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Service delivery in Queensland's remote and discrete Aboriginal and Torres Strait Islander communities: draft report
The Treasurer has asked the Queensland Productivity Commission (the Commission) to undertake an inquiry into service delivery in Queensland's remote and discrete Aboriginal and Torres Strait Islander communities.
This draft report has been released to provide an opportunity for consultation on the issues raised by this inquiry—and, in particular, on preliminary analysis, findings and recommendations.
The final report will be prepared after further consultation has been undertaken, and will be forwarded to the Queensland Government in December.
• The Queensland Government invests in remote and discrete Aboriginal and Torres Strait Islander communities to support people to live healthy, safe and fulfilling lives.
• This report considers how available resources can best be used to achieve these outcomes.
• We have talked with those living in communities, service providers and other stakeholders to understand how well the current system meets their needs. The results are mixed.
• There are examples of good service delivery that can be built upon, but most stakeholders agree there are opportunities to improve how programs and services are designed, funded and delivered to better meet expectations of performance and improve outcomes.
• The service delivery system involves all three levels of government, numerous agencies, and a wide range of Indigenous and non-Indigenous organisations. There is a strong commitment from stakeholders to address the complex and longstanding issues facing communities.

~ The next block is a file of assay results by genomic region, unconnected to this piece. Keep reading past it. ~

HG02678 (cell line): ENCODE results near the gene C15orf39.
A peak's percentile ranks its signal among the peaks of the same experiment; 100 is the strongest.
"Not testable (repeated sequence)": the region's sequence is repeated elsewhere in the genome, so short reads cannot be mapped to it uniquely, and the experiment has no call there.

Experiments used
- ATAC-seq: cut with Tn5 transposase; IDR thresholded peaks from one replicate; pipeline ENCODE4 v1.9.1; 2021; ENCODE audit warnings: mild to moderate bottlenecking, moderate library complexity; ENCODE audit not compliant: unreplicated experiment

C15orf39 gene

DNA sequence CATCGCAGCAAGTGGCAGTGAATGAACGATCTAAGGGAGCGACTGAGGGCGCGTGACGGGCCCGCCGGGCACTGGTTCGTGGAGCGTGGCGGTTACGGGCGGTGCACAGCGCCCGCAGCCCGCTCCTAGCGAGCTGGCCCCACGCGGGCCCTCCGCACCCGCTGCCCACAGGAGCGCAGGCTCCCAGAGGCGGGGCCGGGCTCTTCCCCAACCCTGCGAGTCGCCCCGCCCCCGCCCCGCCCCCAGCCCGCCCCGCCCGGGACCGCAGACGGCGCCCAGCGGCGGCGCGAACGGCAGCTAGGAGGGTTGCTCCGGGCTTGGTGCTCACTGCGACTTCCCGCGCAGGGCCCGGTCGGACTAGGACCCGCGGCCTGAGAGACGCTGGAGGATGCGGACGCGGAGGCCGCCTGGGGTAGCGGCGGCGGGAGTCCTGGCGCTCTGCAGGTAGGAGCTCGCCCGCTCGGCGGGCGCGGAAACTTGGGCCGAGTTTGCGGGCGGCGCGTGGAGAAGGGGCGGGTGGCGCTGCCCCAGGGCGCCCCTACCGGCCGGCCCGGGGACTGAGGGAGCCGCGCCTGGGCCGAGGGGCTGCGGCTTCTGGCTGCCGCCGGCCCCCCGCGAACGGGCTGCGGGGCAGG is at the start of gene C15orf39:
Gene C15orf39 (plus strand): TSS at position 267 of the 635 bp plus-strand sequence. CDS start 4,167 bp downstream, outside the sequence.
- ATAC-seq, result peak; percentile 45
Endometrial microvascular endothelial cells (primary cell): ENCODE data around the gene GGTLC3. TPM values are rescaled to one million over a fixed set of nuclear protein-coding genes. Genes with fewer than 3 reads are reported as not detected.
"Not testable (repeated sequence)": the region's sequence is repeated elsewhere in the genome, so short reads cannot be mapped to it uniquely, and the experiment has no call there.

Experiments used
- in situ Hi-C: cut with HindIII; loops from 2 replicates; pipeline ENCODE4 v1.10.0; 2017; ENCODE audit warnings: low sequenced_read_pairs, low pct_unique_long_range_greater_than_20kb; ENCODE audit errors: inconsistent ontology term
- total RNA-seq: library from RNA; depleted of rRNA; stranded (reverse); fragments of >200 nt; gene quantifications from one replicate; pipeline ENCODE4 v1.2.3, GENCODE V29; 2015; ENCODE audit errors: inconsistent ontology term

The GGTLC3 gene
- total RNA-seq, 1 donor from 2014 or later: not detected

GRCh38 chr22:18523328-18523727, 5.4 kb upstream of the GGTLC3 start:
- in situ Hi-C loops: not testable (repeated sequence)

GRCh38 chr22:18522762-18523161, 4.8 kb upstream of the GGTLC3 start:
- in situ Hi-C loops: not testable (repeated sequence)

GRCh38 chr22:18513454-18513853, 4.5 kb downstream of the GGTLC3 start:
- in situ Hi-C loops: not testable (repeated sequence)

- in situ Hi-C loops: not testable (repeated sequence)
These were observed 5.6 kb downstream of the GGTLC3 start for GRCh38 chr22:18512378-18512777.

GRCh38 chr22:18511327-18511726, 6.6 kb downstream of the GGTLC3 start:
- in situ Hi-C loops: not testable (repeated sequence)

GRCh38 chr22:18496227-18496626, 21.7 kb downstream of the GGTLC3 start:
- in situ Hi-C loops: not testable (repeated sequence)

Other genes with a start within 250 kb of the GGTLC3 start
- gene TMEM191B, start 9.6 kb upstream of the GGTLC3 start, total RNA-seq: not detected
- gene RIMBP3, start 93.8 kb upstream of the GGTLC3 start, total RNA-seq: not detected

• In our view, the key to sustained change is to address the underlying incentives inherent in the current system. This means a change to the overall policy and service delivery architecture as follows: – structural reform to transfer accountability and decision-making closer to where service users are—to regions and communities – service delivery reform to put communities at the centre of service design – economic reform to facilitate economic participation and community development.
• These elements will need to be underpinned by: – capability and capacity building within government, service providers and communities to support a new way of doing things – timely and transparent data collection and reporting to support performance and accountability.
• This proposal, put forward for further discussion, aims to enable Aboriginal and Torres Strait Islander communities to improve outcomes for themselves. The potential benefits are large, in improving wellbeing and in re-prioritising expenditure to where communities value it most.
• The proposal is realistic but ambitious—gains will take time. The Commission has put forward 16 recommendations to achieve better performance in delivering outcomes and promote further discussion